Defining Professional Writing

Defining expertise in writing is difficult because the task is ill structured (Simon, 1973) and because the types of texts generated by professionals are so varied. An expert in chess successfully checkmates the opponent, and the allowable moves in the game are defined clearly.

Recommend this book

Email your librarian or administrator to recommend adding this book to your organisation's collection.

The Cambridge Handbook of Expertise and Expert Performance
  • Online ISBN: 9780511816796
  • Book DOI: https://doi.org/10.1017/CBO9780511816796
Please enter your name
Please enter a valid email address
Who would you like to send this to *
×
References
Adams, K. H. (1993). A history of professional writing instruction in American colleges. Dallas: Southern Methodist Press.
Amabile, T. M. (1985). Motivation and creativity: Effects of motivational orientation on creative writers. Journal of Personality and Social Psychology, 48, 393–399.
Asimov web site. (n.d.). Retrieved December 6, 2003 from http:www.asimovonline.com/.
Berninger, V. W., & Swanson, H. L. (1994). Modifying Hayes and Flower's model of skilled writing to explain beginning and developing writing. In Butterfield, E. C. (Ed.), Children's writing: Toward a process theory of the development of skilled writing (pp. 57–81). Greenwich, CT: JAI Press.
Bereiter, S., & Scardamalia, M. (1987). The psychology of written composition. Hillsdale, NJ: Erlbaum.
Bock, J. K., & Levelt, W. (1994). Language production: Grammatical encoding. In Gernsbacher, M. (Ed.), Handbook of psycholinguistics (pp. 945–984). San Diego: Academic Press.
Boice, R. (1985). Cognitive components of blocking. Written Communication, 2, 91–104.
Boice, R. (1994). How writers journey to comfort and fluency: A psychological adventure. Westport, CT: Praeger.
Boice, R. (1997). Which is more productive, writing in binge patterns of creative illness or in moderation? Written Communication, 14, 435–459.
Boice, R., & Johnson, K. (1984). Perception and practice of writing for publication by faculty at a doctoral-granting university. Research in Higher Education, 21, 33–43.
Bourdin, B., & Fayol, M. (1994). Is written language production more difficult than oral language production: A working memory approach. International Journal of Psychology, 29, 591–620.
Brand, A. G. (1989). The psychology of writing: The affective experience. New York: Greenwood Press.
Brand, A. G., & Leckie, P. A. (1989). The emotions of professional writers. The Journal of Psychology, 122, 421–439.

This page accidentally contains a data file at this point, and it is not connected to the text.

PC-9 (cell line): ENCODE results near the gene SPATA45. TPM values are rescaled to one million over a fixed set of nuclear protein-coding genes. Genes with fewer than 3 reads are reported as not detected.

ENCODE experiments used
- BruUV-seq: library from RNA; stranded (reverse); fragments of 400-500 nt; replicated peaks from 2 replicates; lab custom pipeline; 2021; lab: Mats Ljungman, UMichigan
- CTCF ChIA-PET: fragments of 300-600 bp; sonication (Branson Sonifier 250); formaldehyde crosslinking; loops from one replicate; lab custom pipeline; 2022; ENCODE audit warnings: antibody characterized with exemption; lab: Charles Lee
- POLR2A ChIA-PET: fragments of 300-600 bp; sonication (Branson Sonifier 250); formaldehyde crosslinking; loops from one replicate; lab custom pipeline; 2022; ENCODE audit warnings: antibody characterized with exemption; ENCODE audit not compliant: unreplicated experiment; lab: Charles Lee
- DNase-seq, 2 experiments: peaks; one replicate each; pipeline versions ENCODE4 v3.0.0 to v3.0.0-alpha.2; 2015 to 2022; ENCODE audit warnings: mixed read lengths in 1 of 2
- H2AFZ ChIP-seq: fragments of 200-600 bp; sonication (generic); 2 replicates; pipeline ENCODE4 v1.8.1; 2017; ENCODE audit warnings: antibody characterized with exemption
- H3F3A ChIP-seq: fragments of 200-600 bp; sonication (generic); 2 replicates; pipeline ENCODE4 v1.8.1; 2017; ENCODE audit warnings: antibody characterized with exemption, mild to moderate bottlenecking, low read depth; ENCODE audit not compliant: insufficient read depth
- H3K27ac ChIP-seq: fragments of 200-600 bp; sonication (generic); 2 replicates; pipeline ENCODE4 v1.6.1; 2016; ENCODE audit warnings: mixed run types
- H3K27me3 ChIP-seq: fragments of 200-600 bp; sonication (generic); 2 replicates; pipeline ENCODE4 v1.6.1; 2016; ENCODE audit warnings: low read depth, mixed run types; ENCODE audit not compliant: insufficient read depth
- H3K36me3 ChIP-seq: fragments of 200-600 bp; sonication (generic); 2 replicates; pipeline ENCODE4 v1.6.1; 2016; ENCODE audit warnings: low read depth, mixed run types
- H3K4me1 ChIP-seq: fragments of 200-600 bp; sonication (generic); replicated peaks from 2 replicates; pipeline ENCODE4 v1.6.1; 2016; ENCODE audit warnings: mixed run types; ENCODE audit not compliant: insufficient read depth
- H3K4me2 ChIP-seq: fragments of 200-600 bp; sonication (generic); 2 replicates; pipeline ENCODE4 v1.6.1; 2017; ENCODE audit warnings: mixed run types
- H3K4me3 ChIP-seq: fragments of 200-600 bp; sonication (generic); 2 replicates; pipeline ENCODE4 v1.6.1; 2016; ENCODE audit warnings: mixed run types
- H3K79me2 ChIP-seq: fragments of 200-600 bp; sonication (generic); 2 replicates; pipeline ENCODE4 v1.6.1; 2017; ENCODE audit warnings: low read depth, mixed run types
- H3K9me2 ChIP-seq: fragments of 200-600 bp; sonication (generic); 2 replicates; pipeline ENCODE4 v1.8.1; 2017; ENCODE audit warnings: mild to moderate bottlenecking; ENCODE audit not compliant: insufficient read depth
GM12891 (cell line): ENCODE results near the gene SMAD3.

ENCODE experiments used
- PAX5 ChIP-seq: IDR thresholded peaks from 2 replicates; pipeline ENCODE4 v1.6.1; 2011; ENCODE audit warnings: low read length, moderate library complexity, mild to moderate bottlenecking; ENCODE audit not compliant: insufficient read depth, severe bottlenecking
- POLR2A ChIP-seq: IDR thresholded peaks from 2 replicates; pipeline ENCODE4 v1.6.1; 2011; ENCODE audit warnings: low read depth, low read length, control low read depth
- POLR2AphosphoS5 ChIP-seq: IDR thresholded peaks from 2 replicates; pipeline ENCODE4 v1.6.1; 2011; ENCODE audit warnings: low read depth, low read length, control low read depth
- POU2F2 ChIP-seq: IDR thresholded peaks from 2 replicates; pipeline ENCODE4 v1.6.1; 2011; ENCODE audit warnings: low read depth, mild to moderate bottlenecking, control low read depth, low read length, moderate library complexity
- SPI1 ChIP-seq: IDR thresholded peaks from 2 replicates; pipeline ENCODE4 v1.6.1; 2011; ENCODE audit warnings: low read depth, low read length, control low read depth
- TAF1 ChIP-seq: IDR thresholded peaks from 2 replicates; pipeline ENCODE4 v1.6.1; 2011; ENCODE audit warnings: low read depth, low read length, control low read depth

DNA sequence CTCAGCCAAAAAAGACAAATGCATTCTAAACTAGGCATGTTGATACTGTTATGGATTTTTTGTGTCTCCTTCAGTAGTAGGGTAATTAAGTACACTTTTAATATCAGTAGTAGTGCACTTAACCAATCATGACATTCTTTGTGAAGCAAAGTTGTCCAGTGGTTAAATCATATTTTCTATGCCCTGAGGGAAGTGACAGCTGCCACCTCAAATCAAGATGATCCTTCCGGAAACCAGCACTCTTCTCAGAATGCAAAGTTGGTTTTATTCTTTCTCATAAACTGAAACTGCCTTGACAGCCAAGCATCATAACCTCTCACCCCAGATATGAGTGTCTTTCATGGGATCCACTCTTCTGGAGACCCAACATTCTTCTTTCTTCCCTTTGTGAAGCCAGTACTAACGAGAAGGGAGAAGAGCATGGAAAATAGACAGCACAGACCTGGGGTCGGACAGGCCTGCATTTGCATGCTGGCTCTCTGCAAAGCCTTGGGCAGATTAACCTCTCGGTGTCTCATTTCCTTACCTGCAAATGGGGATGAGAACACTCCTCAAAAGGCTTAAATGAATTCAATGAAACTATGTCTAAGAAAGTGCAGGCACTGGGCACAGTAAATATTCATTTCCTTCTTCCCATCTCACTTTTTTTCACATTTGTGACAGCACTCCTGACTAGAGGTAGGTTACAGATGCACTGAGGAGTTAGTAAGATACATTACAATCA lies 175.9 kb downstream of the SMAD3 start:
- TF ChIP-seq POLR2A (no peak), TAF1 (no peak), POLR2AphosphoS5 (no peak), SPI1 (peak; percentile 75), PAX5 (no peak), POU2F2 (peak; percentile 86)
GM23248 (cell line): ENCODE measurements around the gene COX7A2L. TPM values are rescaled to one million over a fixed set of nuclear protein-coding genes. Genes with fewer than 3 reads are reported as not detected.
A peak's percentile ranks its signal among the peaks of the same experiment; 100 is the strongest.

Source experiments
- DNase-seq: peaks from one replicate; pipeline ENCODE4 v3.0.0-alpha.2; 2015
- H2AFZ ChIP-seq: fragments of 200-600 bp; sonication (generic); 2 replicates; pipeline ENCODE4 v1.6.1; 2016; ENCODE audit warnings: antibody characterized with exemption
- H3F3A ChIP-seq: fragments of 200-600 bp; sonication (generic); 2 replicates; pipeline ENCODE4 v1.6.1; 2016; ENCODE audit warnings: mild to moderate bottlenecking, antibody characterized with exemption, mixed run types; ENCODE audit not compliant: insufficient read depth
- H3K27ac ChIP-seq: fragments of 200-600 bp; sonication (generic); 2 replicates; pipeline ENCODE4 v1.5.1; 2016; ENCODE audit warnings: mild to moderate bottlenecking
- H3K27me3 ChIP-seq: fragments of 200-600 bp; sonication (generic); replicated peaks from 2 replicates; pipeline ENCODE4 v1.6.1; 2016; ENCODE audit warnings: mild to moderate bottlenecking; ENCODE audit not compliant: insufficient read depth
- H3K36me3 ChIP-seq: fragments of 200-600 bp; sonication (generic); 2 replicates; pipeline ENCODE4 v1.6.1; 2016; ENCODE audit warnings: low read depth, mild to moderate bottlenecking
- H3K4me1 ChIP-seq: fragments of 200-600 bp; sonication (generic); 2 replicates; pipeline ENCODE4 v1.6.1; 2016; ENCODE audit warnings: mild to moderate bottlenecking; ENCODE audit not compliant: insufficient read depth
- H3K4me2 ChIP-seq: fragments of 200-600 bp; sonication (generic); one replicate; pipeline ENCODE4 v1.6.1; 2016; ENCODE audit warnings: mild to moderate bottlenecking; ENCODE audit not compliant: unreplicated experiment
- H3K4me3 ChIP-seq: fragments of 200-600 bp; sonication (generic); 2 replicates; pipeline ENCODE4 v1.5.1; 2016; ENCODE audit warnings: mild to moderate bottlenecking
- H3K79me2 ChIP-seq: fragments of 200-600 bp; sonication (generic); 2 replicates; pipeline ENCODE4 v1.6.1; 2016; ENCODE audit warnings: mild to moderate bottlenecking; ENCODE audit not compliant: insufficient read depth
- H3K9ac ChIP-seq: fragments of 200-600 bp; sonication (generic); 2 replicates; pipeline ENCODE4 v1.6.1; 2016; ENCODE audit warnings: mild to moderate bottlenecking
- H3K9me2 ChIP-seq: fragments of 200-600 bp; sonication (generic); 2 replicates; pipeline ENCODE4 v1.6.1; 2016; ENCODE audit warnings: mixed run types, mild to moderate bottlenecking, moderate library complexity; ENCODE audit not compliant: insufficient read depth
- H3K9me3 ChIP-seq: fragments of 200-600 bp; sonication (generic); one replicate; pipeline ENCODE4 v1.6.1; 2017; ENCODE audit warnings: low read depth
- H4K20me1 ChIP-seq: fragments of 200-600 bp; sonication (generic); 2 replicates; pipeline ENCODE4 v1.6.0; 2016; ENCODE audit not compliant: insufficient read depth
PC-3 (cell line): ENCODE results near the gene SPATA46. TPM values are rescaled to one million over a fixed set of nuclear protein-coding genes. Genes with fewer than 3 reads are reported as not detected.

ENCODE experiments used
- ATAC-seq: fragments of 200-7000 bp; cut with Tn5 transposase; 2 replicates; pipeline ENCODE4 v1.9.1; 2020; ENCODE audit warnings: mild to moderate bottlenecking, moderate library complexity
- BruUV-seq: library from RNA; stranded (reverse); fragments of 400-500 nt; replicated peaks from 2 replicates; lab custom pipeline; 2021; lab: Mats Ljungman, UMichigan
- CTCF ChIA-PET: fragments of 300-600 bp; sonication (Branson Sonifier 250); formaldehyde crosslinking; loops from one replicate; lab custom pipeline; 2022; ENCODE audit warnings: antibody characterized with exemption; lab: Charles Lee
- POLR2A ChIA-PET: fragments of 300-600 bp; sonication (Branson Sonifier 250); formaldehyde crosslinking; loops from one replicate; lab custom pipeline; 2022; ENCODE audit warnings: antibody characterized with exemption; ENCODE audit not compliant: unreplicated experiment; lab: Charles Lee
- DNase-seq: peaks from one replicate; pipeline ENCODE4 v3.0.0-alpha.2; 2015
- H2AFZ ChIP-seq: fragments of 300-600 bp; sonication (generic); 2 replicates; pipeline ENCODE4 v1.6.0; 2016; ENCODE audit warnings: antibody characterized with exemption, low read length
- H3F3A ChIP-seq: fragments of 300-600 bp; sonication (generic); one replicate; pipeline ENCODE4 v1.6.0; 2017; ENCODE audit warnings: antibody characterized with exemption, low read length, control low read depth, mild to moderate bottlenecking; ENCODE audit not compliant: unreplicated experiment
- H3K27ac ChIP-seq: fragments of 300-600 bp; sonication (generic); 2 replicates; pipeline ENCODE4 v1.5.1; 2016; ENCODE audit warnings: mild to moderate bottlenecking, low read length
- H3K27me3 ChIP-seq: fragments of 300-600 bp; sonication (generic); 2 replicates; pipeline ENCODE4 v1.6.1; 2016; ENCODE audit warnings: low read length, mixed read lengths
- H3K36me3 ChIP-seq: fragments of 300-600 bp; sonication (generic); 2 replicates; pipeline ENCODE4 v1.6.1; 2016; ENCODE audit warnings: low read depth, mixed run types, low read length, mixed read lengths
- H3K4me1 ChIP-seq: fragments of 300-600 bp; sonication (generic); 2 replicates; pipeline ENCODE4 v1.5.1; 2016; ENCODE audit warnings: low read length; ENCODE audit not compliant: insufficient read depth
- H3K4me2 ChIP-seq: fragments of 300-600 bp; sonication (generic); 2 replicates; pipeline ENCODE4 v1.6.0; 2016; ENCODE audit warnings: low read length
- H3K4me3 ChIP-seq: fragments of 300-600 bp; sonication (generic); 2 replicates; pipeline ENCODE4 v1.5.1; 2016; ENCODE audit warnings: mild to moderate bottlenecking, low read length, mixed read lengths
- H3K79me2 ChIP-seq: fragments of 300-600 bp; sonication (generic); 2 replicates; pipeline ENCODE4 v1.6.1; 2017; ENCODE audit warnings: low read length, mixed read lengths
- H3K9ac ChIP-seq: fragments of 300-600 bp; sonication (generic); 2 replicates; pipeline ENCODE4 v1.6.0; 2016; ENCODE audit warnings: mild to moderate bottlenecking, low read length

Bridwell-Bowles, L., Johnson, P., & Brehe, S. (1987). Composing and computers: Case studies of experienced writers. In Matsuhashi, A. (Ed.), Writing in real time: Modeling production processes (pp. 81–107). London: Longman.
Britton, B. K., & Tessor, A. (1982). Effects of prior knowledge on use of cognitive capacity in three complex cognitive tasks. Journal of Verbal Learning and Verbal Behavior, 21, 421–436.
Caramazza, A. (1991). Issues in reading, writing, and speaking: A neuropsychological perspective. Dordrecht: Kluwer Academic.
Carter, M. (1996). What is advanced about advanced composition: A theory of expertise in writing. In Olson, G. A. & Drew, J. (Eds.), Landmark essays on advanced composition (pp. 71–80). Mahwah, NJ: Erlbaum.
Chenoweth, N. A., & Hayes, J. R. (2001). The inner voice in writing. Written Communication, 20, 99–118.
Couture, B. (1992). Categorizing professional discourse: Engineering, administrative, technical/professional writing. Journal of Business and Technical Communication, 6, 5–7.
Couture, B., & Rymer, J. (1993). Situational exigence: Composing processes on the job by writer's role and task value. In Spilka, R. (Ed.), Writing in the workplace: Now research perspectives (pp. 4–55). Carbondale, IL: Southern Illinois University Press.
Cowley, M. (Ed.) (1958). Writers at work: The Paris Review interviews (Vol. 1). New York: Viking Press.
Csikszentmihalyi, M. (1990). Flow: The psychology of optimal experience. New York: Harper & Row.
Dowdy, D. (1984, March). The trying out of the essay: How six scientific essayists compose. Paper presented at the 35th annual meeting of the Conference on College Composition and Communication. New York. (ERIC Document Reproduction Service No. ED243150)
Duffy, T., Curran, T., & Sass, D. (1983). Document design for technical job tasks: An evaluation. Human Factors, 25, 143–160.